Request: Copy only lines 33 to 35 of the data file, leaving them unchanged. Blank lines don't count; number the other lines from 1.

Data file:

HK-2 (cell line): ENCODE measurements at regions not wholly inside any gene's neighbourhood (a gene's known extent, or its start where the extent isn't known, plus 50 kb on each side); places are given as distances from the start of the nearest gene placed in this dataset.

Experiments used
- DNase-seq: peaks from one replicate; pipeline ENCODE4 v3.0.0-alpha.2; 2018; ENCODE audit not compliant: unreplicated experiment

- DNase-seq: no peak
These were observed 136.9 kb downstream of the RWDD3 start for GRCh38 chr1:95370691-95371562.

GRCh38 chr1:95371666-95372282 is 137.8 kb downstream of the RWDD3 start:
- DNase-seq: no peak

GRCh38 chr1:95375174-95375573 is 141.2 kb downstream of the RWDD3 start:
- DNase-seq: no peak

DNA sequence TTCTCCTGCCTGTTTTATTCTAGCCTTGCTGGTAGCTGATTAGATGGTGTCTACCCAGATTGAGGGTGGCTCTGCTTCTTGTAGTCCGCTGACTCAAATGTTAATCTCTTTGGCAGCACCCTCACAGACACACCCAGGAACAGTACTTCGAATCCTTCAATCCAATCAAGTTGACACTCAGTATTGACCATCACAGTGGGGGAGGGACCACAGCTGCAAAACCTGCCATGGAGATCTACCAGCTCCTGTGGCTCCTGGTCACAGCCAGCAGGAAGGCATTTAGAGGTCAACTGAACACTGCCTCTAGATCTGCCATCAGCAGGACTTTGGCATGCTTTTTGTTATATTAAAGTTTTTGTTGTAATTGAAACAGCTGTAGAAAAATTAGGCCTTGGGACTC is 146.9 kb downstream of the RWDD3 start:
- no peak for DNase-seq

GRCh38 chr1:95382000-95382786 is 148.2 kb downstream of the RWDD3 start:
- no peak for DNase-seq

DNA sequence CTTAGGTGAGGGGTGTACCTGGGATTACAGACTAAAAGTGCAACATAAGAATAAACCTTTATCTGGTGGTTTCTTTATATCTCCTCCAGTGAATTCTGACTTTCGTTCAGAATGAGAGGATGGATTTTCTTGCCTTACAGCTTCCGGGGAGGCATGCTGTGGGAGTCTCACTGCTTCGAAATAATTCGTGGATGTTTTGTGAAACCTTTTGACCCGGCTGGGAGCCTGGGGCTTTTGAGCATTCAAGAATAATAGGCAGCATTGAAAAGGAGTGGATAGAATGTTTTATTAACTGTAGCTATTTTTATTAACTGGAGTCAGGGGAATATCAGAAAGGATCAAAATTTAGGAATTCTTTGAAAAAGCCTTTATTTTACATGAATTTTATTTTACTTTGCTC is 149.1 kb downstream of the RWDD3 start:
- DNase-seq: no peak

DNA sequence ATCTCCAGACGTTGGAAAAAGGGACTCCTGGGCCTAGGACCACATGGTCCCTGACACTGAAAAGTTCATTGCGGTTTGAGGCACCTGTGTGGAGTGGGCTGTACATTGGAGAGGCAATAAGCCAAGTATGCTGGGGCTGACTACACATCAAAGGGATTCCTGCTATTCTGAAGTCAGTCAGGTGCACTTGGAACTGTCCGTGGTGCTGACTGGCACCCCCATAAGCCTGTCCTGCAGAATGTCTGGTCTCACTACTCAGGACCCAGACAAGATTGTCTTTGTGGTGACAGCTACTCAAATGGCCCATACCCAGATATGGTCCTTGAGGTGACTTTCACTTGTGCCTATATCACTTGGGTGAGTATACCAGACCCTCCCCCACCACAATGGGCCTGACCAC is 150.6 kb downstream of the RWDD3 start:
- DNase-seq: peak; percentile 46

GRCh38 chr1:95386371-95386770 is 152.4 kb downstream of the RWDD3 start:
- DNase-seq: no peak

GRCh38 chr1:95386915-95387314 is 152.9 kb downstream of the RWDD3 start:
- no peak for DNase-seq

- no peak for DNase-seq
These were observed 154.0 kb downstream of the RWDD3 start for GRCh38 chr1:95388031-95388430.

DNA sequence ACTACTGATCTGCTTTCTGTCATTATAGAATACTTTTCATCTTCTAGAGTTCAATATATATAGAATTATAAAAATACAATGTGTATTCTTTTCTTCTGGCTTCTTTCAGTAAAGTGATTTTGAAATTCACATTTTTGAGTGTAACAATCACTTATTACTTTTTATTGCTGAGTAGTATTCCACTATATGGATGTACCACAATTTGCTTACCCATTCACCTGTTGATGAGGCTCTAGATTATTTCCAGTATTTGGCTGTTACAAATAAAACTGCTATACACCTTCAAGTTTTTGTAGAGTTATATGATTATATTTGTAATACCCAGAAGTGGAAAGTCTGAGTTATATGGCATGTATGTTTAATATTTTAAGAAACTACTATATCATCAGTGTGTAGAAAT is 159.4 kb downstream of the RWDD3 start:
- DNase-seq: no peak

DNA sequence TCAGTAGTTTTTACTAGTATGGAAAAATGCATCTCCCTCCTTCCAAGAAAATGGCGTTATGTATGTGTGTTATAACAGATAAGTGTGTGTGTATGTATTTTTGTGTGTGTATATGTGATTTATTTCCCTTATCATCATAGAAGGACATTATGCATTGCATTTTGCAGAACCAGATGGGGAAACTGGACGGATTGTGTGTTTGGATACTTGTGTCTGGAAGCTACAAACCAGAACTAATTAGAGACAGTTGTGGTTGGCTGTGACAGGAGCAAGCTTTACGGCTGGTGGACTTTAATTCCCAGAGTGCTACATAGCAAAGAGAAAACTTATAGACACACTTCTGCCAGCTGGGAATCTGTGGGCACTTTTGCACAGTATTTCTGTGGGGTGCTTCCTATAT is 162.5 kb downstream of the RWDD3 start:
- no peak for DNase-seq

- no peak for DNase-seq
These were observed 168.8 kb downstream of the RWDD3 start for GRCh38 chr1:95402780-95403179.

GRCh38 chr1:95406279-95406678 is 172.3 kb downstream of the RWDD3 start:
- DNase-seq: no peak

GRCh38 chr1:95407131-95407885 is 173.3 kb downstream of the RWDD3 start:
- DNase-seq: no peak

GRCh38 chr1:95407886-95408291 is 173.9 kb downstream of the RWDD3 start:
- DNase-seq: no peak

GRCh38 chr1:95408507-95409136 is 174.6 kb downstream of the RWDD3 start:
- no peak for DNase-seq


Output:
- DNase-seq: no peak

GRCh38 chr1:95407886-95408291 is 173.9 kb downstream of the RWDD3 start:
- DNase-seq: no peak